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Anathem; Speed Racer

Started: 2008-10-18 13:53:00

Submitted: 2008-10-18 14:30:02

Visibility: World-readable

I finished reading Anathem this week, and I can confidently say it ranks among Neal Stephenson's best books. (I consider Cryptonomicon and Snow Crash to be his best. I didn't care much for The Baroque Cycle -- I gave up halfway through The Confusion -- but I was willing to give Stephenson another chance.)

With the story's plot twists, knowing too much about the story ahead of time can be a liability, so I'll stick to the setting: Stephenson creates a post-technological world where society's best and brightest are siphoned off into monasteries where they study mathematics and science but avoid any especially dangerous technologies. The story follows the first-person narrative of one particular young monk at a time of cataclysmic change to the three-thousand-year-old system. The first two hundred pages (out of nearly a thousand total) start slow, gradually building the world before the plot picks up. (I was never bored in the lengthy first act; the world-building kept me interested where the plot was lacking.) Much of the book reads much like a mystery, with the characters trying to figure out what's going on and the readers trying to understand the world Stephenson created. I loved the world-building, the technical detail, the millennia of history, and the plot twists. I can't recommend this book enough.

I had the opportunity to attend a Neal Stephenson signing earlier this month. As I write this, I'm wearing the advertising t-shirt I got at the signing, which includes a definition of the term "bulshytt" (fourth definition on the page). Elsewhere on the Internet, library comic Unshelved promoted the book, and geek comic xkcd mocked Stephenson's invented vocabulary. And how could you resist a book that has a trailer?

Last night, I watched Speed Racer on DVD. After watching the trailer and reading reviews this spring, I couldn't figure out if the movie was worth watching, but it was obvious that I'd want to watch it on DVD. I sat down last night fearing for the worst -- nausea-inducing cinematography, hollow characters, mindless action, and an incomprehensible (and irrelevant) plot. I was pleasantly surprised. The cinematography was manic but failed to induce any nausea (at least on my thirty-two-inch CRT; I can't imagine the full theater experience would have been entirely nausea-free). The characters were almost exclusively cardboard cutouts, and I couldn't always figure out what some of them contributed to the plot. I could have done without most of the plucky comic relief; the kindest words I can say about the chimp are that he was much better than Jar Jar. The movie would have been better without the chimp and the kid, though I must confess I did chuckle at their contribution to the hotel fight scene halfway through the movie. At least the plot was easy to follow; it could have been written on a single highway billboard. None of the plot twists surprised me; they were all telegraphed so far in advance that it was mostly anti-climatic when they finally really happened. Still, it was fantastic throw-away entertainment with amazing effects and very little nausea. (I can't comment on how well it lived up to its anime predecessor, having never experienced the original, but it clearly owed a visual debt to the genre in general.) Speed Racer makes a great rental and bargain-bin purchase, and I'm sure it would be excellent entertainment while intoxicated.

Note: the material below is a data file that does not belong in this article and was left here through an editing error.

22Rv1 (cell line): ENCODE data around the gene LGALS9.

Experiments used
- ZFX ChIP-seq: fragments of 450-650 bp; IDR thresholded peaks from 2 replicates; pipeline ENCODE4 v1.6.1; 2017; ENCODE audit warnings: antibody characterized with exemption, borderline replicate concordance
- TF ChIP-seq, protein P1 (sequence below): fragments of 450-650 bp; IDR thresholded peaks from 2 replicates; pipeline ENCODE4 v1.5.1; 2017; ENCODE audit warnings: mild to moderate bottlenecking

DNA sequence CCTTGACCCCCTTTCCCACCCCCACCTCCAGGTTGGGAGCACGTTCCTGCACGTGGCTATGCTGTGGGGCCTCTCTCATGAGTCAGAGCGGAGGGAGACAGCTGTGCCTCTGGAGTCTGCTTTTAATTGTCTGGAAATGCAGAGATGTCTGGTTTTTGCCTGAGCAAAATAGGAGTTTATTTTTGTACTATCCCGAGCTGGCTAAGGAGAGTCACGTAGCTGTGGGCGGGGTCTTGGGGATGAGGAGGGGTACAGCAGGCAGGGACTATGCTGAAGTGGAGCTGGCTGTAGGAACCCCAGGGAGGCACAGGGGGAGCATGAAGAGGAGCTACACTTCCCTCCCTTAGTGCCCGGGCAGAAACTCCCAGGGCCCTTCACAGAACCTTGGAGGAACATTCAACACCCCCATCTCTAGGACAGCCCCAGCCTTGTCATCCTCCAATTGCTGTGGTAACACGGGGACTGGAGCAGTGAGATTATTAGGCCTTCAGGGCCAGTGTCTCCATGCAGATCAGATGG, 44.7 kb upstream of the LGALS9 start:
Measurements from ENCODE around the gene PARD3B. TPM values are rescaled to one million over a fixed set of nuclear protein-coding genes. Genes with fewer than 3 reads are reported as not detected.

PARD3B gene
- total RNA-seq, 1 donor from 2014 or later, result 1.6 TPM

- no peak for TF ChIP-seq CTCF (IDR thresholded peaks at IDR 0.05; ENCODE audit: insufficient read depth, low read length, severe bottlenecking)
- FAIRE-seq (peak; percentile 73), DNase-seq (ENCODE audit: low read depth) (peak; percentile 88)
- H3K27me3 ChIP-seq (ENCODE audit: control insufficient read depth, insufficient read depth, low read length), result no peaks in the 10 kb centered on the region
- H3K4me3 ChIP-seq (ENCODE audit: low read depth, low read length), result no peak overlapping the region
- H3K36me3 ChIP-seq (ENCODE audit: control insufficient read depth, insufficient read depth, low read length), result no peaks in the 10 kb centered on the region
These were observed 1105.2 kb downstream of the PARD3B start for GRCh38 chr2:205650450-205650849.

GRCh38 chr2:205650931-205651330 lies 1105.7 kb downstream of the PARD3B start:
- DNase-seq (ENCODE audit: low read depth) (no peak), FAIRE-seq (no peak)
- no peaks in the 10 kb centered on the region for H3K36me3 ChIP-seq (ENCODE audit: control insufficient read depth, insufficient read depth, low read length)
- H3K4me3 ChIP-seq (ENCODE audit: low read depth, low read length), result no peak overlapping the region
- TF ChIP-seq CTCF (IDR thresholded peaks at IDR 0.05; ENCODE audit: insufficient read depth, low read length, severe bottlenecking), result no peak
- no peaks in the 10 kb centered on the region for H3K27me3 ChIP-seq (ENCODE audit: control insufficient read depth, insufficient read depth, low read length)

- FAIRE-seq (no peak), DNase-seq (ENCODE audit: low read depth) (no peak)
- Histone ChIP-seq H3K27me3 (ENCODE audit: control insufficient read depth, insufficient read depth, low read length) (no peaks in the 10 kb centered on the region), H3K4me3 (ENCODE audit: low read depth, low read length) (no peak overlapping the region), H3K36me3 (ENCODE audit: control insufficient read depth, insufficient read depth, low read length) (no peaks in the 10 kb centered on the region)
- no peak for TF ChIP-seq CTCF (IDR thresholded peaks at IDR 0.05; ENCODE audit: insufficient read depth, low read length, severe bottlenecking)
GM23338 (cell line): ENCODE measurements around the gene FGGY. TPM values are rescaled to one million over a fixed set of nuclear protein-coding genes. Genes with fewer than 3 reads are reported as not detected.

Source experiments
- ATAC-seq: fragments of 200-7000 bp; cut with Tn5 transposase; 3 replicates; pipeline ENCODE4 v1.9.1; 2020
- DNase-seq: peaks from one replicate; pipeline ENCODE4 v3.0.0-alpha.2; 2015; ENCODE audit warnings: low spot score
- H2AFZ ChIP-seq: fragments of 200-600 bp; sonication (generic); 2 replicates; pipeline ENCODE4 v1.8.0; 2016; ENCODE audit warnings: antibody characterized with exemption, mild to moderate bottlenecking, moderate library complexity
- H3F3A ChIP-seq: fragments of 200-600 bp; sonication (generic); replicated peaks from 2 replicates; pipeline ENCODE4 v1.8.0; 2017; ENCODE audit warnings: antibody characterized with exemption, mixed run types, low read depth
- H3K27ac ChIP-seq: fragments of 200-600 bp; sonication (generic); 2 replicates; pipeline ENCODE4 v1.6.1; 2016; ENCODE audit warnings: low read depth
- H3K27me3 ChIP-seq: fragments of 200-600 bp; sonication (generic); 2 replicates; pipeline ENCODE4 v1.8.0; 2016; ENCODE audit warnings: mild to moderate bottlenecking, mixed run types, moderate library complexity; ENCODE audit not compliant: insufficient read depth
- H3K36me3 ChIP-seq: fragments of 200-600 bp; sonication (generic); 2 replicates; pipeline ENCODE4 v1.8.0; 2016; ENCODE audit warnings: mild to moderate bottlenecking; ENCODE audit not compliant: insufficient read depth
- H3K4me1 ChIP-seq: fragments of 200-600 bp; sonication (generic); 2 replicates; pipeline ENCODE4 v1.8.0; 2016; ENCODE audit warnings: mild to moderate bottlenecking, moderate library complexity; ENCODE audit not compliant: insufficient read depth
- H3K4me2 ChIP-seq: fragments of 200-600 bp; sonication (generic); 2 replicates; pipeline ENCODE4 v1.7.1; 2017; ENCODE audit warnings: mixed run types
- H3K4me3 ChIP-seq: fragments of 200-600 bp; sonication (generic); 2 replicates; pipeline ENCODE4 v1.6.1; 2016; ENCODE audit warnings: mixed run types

Scott Galvin, age 23, is a highly sought mentor and motivational
speaker. An avid fan of salsa, user-centric web design, and techno
music, Scott co-creates a world of love and acceptance by sharing his
vision. He enjoys helping high-tech firms define their online strategy,
and he's advised many Fortune 500 companies, including Apple Computer,
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Collins, Colorado, and drives a beat up Integra. For speaking
arrangements, call 303.944.9964
- scottgalvin.com message, 03 October 2002